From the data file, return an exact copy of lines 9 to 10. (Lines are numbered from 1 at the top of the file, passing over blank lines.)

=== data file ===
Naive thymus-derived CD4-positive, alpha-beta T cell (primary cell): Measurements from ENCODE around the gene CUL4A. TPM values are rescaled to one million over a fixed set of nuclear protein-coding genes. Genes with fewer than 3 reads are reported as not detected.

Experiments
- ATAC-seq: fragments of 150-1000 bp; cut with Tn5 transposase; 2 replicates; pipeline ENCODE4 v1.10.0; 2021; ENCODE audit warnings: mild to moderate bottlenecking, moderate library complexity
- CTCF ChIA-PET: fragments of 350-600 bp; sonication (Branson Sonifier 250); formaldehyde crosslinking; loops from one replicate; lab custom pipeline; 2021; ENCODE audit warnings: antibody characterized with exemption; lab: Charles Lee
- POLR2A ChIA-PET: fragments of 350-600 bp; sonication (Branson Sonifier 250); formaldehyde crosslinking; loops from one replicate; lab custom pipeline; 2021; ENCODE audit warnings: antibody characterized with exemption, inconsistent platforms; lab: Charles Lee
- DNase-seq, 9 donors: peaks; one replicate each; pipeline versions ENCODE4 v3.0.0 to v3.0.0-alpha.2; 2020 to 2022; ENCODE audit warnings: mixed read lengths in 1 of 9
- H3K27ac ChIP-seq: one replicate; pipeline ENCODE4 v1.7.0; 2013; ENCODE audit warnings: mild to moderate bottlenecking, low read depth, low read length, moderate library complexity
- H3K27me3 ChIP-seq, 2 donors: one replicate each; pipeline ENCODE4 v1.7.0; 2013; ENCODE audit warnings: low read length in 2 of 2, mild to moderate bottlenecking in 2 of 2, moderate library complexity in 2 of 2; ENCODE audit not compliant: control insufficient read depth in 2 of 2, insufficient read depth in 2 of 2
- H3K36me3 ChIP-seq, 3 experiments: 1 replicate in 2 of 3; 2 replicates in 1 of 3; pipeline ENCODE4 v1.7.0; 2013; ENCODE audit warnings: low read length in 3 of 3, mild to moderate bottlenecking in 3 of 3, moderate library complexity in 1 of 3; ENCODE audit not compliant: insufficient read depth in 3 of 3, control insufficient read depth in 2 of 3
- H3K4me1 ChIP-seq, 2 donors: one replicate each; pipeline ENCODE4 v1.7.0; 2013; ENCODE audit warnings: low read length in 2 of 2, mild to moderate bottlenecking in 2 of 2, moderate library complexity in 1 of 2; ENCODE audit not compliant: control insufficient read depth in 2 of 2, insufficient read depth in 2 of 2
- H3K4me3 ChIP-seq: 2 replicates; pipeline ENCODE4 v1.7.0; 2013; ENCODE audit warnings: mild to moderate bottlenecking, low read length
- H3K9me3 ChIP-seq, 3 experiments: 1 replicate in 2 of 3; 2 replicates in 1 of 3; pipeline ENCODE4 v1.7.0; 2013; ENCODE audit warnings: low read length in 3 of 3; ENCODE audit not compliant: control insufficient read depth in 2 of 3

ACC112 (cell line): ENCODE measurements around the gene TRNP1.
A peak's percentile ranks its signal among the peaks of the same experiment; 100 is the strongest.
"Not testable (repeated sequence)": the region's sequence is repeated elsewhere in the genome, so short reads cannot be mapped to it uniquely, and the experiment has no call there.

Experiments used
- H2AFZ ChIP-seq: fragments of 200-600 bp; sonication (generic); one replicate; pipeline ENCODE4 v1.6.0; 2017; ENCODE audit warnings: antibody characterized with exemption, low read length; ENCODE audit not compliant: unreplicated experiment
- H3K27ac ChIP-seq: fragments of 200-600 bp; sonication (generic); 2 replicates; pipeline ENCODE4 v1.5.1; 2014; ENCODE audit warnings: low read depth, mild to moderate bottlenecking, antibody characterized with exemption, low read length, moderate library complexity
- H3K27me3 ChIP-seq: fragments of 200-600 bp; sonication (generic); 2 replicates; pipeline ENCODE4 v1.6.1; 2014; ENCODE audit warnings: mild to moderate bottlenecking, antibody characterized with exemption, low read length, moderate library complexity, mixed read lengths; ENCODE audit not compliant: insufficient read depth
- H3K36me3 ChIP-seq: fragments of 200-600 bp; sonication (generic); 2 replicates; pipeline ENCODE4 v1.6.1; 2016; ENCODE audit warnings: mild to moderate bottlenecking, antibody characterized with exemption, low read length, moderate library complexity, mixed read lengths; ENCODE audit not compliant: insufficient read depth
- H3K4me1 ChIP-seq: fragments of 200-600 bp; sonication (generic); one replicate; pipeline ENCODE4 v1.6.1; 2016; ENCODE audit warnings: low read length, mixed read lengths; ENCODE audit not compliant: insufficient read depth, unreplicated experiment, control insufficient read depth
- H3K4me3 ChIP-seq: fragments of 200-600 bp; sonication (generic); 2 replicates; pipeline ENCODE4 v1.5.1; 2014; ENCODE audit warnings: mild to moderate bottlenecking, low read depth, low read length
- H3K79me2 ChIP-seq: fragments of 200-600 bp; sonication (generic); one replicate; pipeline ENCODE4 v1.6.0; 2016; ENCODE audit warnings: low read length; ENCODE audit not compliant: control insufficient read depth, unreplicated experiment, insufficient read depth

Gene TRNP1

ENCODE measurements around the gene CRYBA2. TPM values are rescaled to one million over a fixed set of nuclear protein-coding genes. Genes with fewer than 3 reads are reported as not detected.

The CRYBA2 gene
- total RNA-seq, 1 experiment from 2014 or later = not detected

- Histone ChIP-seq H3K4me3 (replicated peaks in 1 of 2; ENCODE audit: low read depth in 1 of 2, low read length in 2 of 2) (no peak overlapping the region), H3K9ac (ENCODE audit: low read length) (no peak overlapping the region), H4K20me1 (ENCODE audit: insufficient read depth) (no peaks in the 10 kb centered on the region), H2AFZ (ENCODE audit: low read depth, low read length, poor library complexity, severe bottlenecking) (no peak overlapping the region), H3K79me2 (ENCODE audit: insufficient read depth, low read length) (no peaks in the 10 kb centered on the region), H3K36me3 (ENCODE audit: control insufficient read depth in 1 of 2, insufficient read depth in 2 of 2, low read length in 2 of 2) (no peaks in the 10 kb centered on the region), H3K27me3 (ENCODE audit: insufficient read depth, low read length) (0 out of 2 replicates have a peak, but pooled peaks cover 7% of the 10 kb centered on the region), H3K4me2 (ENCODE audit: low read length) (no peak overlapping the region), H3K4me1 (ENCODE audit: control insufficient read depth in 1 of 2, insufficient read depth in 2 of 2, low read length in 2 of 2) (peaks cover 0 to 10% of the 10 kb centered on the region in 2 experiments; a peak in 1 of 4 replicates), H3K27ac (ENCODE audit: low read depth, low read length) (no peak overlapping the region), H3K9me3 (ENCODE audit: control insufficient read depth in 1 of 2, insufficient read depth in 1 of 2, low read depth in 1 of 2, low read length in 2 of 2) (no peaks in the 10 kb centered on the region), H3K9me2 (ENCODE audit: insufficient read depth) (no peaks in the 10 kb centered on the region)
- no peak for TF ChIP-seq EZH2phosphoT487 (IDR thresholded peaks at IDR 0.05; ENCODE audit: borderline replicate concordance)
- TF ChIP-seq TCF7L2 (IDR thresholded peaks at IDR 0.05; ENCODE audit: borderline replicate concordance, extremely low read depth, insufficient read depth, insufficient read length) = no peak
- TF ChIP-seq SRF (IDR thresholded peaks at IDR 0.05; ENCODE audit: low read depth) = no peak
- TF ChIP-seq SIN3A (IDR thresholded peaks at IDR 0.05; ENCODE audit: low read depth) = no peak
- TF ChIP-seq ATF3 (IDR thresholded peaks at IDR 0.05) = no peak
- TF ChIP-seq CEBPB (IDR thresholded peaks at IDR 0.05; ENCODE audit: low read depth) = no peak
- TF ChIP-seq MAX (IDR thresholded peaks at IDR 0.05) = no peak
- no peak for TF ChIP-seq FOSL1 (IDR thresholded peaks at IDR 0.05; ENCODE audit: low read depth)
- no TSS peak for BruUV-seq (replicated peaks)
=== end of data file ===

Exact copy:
- H3K36me3 ChIP-seq, 3 experiments: 1 replicate in 2 of 3; 2 replicates in 1 of 3; pipeline ENCODE4 v1.7.0; 2013; ENCODE audit warnings: low read length in 3 of 3, mild to moderate bottlenecking in 3 of 3, moderate library complexity in 1 of 3; ENCODE audit not compliant: insufficient read depth in 3 of 3, control insufficient read depth in 2 of 3
- H3K4me1 ChIP-seq, 2 donors: one replicate each; pipeline ENCODE4 v1.7.0; 2013; ENCODE audit warnings: low read length in 2 of 2, mild to moderate bottlenecking in 2 of 2, moderate library complexity in 1 of 2; ENCODE audit not compliant: control insufficient read depth in 2 of 2, insufficient read depth in 2 of 2